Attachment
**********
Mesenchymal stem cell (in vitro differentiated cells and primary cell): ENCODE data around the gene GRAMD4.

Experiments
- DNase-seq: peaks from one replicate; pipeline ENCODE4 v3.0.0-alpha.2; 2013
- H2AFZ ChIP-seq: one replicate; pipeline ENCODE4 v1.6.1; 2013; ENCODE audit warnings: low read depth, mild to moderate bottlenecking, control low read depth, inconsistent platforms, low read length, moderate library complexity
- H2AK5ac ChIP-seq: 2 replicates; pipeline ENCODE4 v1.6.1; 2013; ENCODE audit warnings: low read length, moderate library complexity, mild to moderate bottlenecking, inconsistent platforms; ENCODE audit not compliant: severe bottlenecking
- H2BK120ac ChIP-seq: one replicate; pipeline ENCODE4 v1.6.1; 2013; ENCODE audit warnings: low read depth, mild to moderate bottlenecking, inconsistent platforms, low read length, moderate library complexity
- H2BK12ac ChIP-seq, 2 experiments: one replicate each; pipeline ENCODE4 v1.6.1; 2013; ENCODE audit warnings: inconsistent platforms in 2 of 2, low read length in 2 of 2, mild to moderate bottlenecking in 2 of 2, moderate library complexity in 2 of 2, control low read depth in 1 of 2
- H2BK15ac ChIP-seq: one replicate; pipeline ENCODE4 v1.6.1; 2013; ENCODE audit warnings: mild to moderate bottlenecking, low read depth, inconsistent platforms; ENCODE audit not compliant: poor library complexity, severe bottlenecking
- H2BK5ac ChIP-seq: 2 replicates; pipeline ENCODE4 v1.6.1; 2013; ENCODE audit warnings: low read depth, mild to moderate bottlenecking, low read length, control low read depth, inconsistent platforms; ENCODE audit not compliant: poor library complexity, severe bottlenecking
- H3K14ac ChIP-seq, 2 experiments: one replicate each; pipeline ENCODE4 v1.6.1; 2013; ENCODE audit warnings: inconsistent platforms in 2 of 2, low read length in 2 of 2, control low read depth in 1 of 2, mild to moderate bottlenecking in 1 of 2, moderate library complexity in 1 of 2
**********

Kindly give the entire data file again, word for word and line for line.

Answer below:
Mesenchymal stem cell (in vitro differentiated cells and primary cell): ENCODE data around the gene GRAMD4.

Experiments
- DNase-seq: peaks from one replicate; pipeline ENCODE4 v3.0.0-alpha.2; 2013
- H2AFZ ChIP-seq: one replicate; pipeline ENCODE4 v1.6.1; 2013; ENCODE audit warnings: low read depth, mild to moderate bottlenecking, control low read depth, inconsistent platforms, low read length, moderate library complexity
- H2AK5ac ChIP-seq: 2 replicates; pipeline ENCODE4 v1.6.1; 2013; ENCODE audit warnings: low read length, moderate library complexity, mild to moderate bottlenecking, inconsistent platforms; ENCODE audit not compliant: severe bottlenecking
- H2BK120ac ChIP-seq: one replicate; pipeline ENCODE4 v1.6.1; 2013; ENCODE audit warnings: low read depth, mild to moderate bottlenecking, inconsistent platforms, low read length, moderate library complexity
- H2BK12ac ChIP-seq, 2 experiments: one replicate each; pipeline ENCODE4 v1.6.1; 2013; ENCODE audit warnings: inconsistent platforms in 2 of 2, low read length in 2 of 2, mild to moderate bottlenecking in 2 of 2, moderate library complexity in 2 of 2, control low read depth in 1 of 2
- H2BK15ac ChIP-seq: one replicate; pipeline ENCODE4 v1.6.1; 2013; ENCODE audit warnings: mild to moderate bottlenecking, low read depth, inconsistent platforms; ENCODE audit not compliant: poor library complexity, severe bottlenecking
- H2BK5ac ChIP-seq: 2 replicates; pipeline ENCODE4 v1.6.1; 2013; ENCODE audit warnings: low read depth, mild to moderate bottlenecking, low read length, control low read depth, inconsistent platforms; ENCODE audit not compliant: poor library complexity, severe bottlenecking
- H3K14ac ChIP-seq, 2 experiments: one replicate each; pipeline ENCODE4 v1.6.1; 2013; ENCODE audit warnings: inconsistent platforms in 2 of 2, low read length in 2 of 2, control low read depth in 1 of 2, mild to moderate bottlenecking in 1 of 2, moderate library complexity in 1 of 2